Life’s greatest driver isn’t wealth or love or fear or pain, but the knowledge that there is the potential for something better. Without potential, acquisition of wealth is meaningless, love is miserable, fear is all-consuming, and pain is unbearable. We need to know there is potential in order to keep going, and while achieving that potential doesn’t necessarily lead to happiness, failing to achieve our perceived potential is the surest path to recrimination and regret.
Potential is the reason we keep coming back to football time and again, despite the constant heartbreak involved in supporting any club or country. And it’s the reason tonight’s World Cup semi-final is about as good as this game gets. Well…potentially.
In the red corner: an undefeated western European nation with huge potential who walked their group, went behind in the 48th minute of their last-16 game before roaring to a thrilling comeback win, and used the tactical lessons from that game to beat stiff South American opposition in the quarter-finals. And in the blue corner: an undefeated western European nation with huge potential who walked their group, went behind in the 48th minute of their last-16 game before roaring to a thrilling comeback win, and used the tactical lessons from that game to beat stiff South American opposition in the quarter-finals.
Both Roberto Martinez and Didier Deschamps travelled to Russia with incredibly talented squads, myriad selection headaches, and plenty of doubts about how to squeeze maximum capability out of their undoubtedly brilliant players. Neither man has entirely answered those questions, but both have suggested there is more in their bag of tricks than they had been given credit for, boldly making tactical switches for the knockout phase after breezing sleepily through their respective groups.
The Round of 16 ties involving these sides were the most captivating and scintillating games yet at this fabulous World Cup, with both semi-finalists come from behind to win in blistering style. Kylian Mbappe’s revelatory coming-of-age performance inspired France back from 2-1 down to 4-2 up with three goals in just 11 minutes against Argentina in a match that would finish 4-3. Two days later, Belgium snatched injury-time triumph from a disastrous two-goal deficit after finally waking up in the last 25 minutes against Japan to win 3-2.
Should either France or Belgium go on to win the tournament, it is those encounters that will go down in folklore as the crucial moment that a collection of enormously talented individuals turned into a cohesive world-beating team; the moment they were shocked awake, thought “no, we are better than this”, and vowed to turn mistakes into vital experience by learning from them.
Belgium have been the greatest entertainers of all at a World Cup that has so rarely dipped below fevered frenzy, but after Martinez’s long-beloved 3-4-3 came so close to spelling elimination at the hands of Japan, the Spaniard opted to switch to a 4-3-3 against Brazil.
It worked: the change allowed Belgium to reinforce the fine silk of Eden Hazard, Kevin De Bruyne and Romelu Lukaku with the raw steel of Nacer Chadli and Marouane Fellaini, who were rewarded with the place in the starting line-up after turning the Japan game on its head after coming in in a double substitution and both scoring. Repeat that Brazil performance to claim victory tonight, and credit will need to go to the much-maligned Martinez for finding a way to make it work and avoiding Belgium’s Golden Generation from befalling the same fate as the identically-dubbed England side of last decade.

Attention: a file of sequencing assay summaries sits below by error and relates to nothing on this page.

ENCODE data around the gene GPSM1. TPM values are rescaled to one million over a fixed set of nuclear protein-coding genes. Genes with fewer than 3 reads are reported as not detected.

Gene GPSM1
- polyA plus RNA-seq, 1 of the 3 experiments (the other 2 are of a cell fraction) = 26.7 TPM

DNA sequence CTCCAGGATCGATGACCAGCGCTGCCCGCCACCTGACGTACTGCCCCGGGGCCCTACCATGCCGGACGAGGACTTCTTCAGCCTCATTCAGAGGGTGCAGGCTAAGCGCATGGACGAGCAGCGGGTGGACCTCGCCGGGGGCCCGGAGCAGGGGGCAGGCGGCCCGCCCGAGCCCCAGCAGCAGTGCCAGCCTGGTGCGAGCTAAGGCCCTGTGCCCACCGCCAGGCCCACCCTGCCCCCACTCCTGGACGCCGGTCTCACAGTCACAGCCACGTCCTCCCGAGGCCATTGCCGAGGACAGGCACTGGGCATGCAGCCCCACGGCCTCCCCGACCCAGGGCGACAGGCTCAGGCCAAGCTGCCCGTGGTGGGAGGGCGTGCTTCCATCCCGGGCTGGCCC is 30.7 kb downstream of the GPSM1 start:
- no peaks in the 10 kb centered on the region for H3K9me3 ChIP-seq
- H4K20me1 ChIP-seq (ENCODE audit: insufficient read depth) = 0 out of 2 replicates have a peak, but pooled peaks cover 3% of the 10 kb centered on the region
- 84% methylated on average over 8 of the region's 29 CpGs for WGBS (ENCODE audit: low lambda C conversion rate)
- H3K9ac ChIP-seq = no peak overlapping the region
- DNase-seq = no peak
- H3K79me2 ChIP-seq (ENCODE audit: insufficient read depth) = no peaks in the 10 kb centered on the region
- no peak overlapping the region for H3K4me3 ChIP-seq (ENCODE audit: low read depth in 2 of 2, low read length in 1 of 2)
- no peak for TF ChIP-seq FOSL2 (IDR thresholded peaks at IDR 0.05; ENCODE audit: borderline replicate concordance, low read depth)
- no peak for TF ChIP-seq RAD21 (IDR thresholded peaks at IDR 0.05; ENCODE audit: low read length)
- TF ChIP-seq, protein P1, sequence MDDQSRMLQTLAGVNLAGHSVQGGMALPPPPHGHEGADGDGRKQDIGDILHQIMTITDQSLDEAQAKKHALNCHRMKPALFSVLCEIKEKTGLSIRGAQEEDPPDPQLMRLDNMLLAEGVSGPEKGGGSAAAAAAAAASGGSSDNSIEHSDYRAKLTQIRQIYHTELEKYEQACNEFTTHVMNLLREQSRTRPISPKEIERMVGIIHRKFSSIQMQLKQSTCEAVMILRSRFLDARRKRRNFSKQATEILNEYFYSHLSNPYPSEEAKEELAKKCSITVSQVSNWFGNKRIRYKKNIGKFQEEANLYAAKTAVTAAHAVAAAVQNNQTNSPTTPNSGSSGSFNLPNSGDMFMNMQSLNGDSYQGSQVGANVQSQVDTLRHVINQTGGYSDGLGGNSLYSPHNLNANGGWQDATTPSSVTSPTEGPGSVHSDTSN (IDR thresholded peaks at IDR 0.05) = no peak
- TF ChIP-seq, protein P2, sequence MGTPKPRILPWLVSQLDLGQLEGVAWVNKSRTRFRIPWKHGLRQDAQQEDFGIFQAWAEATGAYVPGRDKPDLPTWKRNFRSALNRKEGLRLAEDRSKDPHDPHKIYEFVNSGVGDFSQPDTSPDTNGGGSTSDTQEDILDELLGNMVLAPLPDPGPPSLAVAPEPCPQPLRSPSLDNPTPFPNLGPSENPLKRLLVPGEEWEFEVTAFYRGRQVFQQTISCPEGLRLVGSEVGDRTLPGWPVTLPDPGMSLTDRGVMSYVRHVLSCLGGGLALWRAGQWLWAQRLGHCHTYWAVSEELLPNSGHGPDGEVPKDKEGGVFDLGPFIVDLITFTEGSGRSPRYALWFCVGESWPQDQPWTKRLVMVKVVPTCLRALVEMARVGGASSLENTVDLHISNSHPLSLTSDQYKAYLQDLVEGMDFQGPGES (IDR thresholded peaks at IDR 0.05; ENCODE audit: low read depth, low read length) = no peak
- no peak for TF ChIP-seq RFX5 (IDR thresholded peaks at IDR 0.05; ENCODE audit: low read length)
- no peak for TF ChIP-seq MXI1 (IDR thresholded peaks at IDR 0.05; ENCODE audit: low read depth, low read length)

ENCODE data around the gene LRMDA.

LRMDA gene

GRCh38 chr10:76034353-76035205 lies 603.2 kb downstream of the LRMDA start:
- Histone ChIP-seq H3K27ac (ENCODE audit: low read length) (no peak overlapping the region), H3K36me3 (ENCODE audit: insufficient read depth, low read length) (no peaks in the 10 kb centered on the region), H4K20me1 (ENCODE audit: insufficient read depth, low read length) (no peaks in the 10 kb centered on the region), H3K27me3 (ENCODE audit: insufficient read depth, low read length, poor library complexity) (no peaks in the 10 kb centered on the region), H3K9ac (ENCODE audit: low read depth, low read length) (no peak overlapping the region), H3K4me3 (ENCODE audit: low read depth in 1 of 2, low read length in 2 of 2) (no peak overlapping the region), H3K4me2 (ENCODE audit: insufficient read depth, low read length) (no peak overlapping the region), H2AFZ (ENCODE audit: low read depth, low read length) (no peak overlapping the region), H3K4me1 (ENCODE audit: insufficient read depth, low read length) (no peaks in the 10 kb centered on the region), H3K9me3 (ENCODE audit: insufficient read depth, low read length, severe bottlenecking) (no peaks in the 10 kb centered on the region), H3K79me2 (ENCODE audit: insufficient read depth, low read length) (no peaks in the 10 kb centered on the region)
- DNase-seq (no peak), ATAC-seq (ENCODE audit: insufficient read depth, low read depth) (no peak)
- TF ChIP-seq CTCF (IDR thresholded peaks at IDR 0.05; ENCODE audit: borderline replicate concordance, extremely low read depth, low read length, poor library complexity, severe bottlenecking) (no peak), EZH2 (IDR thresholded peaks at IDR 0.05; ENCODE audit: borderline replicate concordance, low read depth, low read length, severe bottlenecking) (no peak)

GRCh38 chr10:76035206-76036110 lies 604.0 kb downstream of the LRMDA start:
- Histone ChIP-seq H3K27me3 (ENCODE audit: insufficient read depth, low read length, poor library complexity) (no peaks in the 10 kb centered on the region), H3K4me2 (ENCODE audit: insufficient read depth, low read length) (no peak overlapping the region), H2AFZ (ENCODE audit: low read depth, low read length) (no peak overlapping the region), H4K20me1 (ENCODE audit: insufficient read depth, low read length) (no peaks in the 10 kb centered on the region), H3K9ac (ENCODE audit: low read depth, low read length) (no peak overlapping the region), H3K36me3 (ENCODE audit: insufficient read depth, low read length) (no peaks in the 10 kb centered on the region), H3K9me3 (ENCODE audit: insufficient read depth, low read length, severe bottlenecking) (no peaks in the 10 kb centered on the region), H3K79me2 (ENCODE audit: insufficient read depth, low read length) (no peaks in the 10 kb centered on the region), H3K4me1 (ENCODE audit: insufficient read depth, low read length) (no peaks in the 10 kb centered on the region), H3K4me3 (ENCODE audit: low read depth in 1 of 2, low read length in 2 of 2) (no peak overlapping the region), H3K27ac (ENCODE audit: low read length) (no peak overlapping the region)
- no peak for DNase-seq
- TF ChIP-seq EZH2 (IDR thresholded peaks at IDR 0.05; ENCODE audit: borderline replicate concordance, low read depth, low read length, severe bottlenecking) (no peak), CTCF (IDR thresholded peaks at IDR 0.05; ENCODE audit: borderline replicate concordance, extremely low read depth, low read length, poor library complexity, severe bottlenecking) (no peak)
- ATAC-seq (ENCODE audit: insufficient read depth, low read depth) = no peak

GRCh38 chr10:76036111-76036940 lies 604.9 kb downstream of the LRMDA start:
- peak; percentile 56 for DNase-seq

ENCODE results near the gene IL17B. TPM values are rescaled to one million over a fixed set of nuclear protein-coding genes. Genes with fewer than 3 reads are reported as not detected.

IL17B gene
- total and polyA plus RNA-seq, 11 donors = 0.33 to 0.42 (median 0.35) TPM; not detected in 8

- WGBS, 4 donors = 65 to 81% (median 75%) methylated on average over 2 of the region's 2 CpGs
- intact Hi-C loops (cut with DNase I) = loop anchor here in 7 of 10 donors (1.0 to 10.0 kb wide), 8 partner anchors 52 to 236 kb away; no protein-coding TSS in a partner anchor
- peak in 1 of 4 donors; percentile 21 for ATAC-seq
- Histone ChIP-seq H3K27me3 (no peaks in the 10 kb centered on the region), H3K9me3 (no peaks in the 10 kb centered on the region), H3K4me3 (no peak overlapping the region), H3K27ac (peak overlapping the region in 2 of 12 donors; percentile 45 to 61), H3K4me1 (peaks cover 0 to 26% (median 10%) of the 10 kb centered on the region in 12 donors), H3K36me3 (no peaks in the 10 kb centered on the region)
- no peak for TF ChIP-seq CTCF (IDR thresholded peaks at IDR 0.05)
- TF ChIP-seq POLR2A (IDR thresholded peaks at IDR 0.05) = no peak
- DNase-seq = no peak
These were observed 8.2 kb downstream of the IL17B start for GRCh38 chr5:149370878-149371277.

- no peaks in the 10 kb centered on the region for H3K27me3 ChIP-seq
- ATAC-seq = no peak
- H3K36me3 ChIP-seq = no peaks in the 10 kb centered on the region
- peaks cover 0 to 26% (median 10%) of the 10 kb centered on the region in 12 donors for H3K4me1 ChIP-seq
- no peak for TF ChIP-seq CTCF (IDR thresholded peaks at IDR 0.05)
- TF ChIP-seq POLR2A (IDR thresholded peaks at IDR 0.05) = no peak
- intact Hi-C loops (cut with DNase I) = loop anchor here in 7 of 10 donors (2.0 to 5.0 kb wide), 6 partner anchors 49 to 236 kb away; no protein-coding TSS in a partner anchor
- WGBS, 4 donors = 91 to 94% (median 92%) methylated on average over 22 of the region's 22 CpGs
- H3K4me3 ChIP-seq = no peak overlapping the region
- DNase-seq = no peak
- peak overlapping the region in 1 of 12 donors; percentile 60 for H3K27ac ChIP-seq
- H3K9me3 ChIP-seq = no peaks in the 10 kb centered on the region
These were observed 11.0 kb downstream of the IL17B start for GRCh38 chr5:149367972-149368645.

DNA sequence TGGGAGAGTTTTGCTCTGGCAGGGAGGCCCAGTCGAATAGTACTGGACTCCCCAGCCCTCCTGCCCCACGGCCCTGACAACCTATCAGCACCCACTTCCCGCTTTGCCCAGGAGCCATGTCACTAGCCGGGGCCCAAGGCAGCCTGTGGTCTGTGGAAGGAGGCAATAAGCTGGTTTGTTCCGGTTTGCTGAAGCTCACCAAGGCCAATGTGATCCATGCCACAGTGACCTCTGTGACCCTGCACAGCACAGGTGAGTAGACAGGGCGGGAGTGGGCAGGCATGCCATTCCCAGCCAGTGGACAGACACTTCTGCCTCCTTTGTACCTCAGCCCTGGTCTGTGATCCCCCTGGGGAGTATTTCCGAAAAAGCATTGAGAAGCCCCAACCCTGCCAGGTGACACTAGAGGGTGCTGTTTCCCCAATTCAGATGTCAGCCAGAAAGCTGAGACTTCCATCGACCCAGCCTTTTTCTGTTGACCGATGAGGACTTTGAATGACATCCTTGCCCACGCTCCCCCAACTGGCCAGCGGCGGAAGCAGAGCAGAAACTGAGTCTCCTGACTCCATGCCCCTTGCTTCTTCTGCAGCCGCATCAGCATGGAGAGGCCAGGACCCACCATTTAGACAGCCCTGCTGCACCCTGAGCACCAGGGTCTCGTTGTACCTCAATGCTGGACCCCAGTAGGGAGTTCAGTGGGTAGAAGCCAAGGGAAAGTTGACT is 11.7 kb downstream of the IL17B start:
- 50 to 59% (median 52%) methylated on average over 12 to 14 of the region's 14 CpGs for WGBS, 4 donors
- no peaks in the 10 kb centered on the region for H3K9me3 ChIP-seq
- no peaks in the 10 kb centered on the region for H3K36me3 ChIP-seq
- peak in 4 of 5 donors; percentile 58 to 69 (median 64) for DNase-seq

Likewise, should France earn a place in their second successive major tournament final, their manager may be owed a few apologies from his long-standing doubters. Given how closely these two sides mirror one another, it is utterly unsurprising Deschamps has reached similar conclusions to Martinez on how to overcome the tyranny of choice.
After using the group stage to dabble with both formations and personnel, Deschamps has seemingly settled on what is often described as a 4-4-1-1 or 4-2-3-1 but is in fact neither. Blaise Matuidi – who was suspended in the quarter-final against Uruguay but available again tonight – is nominally the left-winger, but in practice plays as third central midfielder alongside N’Golo Kante and Paul Pogba, allowing right-winger Mbappe to join Antoine Griezmann and Olivier Giroud in attack with much greater regularity and potency. This effectively makes it a lopsided 4-3-3 (a formation with decent pedigree in this competition: it’s how Brazil won the World Cup in 1962) that has been Deschamps’ best attempt yet at getting the most out of his side.
It is possible that neither France nor Belgium are destined for greatness this year, and the fates have already decided in England or Croatia’s favour, in which case both sides – and the two managers – will likely forever remain the nearly men, the underperformers who had all the tools but never quite cracked it. But time may also prove that this game represents the penultimate and most challenging step in achieving redemption, fulfilling potential, and creating a legacy that will last for generations.
But most excitingly, as we near the end of the end of a chaotic, magical summer of football, this is the most unpredictable game yet – and the one with the most potential to enthral.